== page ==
At the 2008 Island Retreat, Cat Bordhi presented her new sockitecture – The Houdini Sock. Please hie thee over to the fall 2008 edition of Twist Collective, where you will find the basic pattern.
Cat once again proves her knack for thinking way outside the knitting box and coming up with unusual and inventive ways of approaching something that most of us thought had been all thought out hundreds of years ago. The basic idea behind the Houdini Sock is that you start at the toe, knit a foot, knit a heel and bind off. You then have what Cat calls a footprint – a vaguely foot-shaped, flat tube, closed on both ends. There’s no place to get your foot into it. But it looks cool and you can knit a few or a dozen and pile them in a basket or some such (if you don’t have a fiber-eating feline sharing your living quarters). Then, when you want a sock, you decide which side is the instep side and thread your needles through two rows (one row apart), right about where you want your leg to go. And then you snip the yarn and unravel a hole and knit a leg. Done.
Although Cat argues with me about this, I can’t help but think of it as an afterthought leg. I know it isn’t really, because there’s no waste yarn involved. But, if you’ve ever knit an afterthought heel, it’s kind of the same idea.
For my socks, I knit a star toe, followed by a foot, with a star heel on the end. I don’t think I’ve ever seen socks with a star heel before, but it looks pretty cool.
I know this is a lame shot — off-white socks with tan pants against bleached wood floor. Beige. But work with me here, gentle reader. I wanted to show them on my real feet (as opposed to my fake feet) so you can see that these socks actually fit. They fit quite well. In fact, I admit to being surprised at just how well they do fit.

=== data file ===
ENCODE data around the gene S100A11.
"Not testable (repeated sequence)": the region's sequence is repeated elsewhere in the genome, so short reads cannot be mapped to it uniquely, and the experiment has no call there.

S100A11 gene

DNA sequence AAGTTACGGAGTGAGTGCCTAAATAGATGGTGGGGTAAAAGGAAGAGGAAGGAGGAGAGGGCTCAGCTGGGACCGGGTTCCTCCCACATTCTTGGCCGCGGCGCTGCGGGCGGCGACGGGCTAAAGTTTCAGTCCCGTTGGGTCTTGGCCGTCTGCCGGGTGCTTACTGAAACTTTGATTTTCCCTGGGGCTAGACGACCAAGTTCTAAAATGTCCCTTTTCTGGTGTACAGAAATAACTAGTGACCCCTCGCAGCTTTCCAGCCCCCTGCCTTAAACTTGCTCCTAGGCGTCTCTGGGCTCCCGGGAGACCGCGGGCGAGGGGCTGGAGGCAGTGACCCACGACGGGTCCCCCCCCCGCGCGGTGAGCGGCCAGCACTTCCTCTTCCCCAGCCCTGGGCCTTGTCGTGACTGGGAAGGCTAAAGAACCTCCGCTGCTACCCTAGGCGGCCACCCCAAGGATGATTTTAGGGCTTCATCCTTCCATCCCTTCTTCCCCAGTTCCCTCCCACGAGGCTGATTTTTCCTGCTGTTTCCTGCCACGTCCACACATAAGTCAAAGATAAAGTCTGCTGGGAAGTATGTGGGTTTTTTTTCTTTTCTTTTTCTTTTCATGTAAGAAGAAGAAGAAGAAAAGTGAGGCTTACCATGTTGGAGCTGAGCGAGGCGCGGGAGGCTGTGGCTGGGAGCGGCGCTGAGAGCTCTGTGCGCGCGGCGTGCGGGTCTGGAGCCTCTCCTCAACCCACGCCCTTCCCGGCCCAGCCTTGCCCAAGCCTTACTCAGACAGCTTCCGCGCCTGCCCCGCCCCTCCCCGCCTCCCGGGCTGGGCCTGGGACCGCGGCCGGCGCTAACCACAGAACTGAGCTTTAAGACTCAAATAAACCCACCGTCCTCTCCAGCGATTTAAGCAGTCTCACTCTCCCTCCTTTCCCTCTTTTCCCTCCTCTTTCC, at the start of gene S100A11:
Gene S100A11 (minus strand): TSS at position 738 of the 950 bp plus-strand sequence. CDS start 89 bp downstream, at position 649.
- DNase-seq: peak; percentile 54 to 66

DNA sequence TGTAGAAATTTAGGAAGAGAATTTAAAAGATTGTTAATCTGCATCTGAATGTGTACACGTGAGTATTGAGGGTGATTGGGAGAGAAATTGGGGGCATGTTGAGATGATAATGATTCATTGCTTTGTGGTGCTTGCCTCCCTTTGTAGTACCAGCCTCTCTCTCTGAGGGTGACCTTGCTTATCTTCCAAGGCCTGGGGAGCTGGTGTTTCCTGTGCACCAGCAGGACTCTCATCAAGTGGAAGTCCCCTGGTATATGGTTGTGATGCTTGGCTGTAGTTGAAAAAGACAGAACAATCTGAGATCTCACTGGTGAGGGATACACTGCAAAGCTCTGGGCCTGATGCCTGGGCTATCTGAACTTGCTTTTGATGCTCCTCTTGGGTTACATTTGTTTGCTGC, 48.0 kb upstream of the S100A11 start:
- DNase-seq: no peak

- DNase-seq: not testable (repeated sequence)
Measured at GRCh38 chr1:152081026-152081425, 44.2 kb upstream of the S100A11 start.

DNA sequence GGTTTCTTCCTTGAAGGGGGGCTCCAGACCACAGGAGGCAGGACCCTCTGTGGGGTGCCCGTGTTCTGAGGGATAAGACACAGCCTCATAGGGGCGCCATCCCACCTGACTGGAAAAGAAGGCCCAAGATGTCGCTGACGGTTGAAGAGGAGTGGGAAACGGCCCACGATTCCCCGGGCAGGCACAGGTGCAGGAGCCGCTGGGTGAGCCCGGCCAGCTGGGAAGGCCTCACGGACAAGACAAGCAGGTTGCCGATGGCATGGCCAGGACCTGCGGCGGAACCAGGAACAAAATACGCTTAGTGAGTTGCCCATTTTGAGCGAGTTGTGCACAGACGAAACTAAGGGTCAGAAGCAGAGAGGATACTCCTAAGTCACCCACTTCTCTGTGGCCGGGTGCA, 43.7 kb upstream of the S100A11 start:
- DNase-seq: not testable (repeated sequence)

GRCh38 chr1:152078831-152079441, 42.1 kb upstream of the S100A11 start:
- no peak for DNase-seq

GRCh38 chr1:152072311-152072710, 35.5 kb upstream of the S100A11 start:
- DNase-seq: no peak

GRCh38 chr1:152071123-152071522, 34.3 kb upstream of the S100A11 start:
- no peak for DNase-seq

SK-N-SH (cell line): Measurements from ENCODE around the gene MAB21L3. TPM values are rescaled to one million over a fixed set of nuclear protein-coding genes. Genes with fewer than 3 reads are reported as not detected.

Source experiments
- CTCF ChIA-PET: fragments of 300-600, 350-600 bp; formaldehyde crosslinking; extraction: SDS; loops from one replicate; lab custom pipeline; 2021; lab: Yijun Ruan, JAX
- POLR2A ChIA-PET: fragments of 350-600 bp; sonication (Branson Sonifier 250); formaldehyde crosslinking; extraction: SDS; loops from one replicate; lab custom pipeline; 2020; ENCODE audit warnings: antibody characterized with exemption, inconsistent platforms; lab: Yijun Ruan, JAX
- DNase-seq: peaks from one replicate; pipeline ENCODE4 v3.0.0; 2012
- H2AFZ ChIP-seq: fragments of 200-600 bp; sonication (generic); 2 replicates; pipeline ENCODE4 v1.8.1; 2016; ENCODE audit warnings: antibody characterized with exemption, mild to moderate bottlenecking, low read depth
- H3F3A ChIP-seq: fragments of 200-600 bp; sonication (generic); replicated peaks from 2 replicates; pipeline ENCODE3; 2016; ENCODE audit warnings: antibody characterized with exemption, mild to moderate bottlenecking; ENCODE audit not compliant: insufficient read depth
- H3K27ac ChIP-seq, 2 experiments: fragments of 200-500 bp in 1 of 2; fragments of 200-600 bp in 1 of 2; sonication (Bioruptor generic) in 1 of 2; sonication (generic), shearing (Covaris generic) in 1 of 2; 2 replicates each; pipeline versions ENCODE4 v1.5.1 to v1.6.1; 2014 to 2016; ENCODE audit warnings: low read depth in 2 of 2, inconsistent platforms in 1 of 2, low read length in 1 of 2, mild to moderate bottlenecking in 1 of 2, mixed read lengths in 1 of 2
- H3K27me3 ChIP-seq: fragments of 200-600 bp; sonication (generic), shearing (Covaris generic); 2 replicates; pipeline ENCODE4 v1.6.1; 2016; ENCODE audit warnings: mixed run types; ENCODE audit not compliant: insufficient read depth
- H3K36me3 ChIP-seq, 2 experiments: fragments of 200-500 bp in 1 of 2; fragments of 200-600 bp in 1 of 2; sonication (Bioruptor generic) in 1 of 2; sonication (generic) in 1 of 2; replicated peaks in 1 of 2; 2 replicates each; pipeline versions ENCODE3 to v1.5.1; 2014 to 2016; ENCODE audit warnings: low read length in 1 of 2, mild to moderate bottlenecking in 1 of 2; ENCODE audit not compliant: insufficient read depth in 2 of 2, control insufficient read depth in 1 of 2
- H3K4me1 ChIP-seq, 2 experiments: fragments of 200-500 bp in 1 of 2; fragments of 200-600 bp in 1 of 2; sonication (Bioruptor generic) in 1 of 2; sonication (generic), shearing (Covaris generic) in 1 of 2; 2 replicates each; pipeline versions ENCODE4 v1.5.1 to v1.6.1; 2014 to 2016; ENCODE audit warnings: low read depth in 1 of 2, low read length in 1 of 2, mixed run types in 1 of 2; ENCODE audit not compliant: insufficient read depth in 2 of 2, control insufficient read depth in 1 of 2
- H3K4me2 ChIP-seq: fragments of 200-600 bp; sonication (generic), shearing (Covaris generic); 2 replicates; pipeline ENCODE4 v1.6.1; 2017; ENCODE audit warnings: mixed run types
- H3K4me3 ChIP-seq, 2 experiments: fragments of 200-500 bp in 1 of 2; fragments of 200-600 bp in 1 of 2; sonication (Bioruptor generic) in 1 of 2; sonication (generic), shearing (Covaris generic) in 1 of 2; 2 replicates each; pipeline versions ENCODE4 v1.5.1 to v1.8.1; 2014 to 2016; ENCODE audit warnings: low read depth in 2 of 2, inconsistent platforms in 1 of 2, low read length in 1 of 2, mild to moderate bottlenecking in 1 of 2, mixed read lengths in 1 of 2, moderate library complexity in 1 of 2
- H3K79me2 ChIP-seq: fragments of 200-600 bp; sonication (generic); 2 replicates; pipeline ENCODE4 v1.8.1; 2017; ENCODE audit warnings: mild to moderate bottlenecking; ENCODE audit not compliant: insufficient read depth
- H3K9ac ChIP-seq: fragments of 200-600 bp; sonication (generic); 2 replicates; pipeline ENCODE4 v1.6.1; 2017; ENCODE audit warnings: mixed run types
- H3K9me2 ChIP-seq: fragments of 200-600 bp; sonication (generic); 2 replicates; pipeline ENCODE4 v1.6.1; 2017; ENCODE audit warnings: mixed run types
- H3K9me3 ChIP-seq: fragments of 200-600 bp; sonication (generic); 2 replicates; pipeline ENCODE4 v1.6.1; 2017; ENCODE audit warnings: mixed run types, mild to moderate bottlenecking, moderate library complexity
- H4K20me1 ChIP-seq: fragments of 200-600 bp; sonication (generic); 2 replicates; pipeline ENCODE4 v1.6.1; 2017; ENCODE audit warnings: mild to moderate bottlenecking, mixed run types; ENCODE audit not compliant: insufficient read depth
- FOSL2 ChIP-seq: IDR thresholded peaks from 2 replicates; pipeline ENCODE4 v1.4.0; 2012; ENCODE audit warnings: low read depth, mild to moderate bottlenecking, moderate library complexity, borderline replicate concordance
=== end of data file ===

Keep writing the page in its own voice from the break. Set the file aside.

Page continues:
My socks are not quite like the ones in Twist Collective. Mine are intended as house or bed socks, so I put heel stitch on the underside of the arch – it feels wonderful. There are some modifications to fit the socks to my rather skinny foot, and some experimenting (following Cat’s directions) with doing a higher arch. I knit both footprints at the same time, and also knit both legs at the same time, and I am pleased to report that this method lends itself to two-at-a-time knitting with no problem.
It appears that the Houdini Sock and all its magic will be the subject of Cat’s next book, where she will explain all of the modifications that are possible. But, while we impatiently await publication… if the idea of sort of steeking your socks appeals, give it a go!
(OK. I know it isn’t really steeking because you only snip one stitch. But you’re still making a hole in a perfectly good piece of fabric.)
These are great, by the way, for kicking around the house. I have mine on even as we speak and my tootsies are warm and comfy and feel very pampered.
- Yarn: Chameleon Colorworks Evolution – 100% Merino Optim® stretched wool, 2 oz (57 gr), 122 yd (111 m) – colorway Mourning Dove – 2 skeins
- Needles: two circulars assembled from my Denise kit (which I’ve supplemented with a few extras), US#5 (3.75mm).
- Pattern: Houdini socks by Cat Bordhi, basic pattern from Twist Collective with various modifications to make it fit my particular foot.
- Stockinette foot, 2×2 ribbed leg, crochet bind-off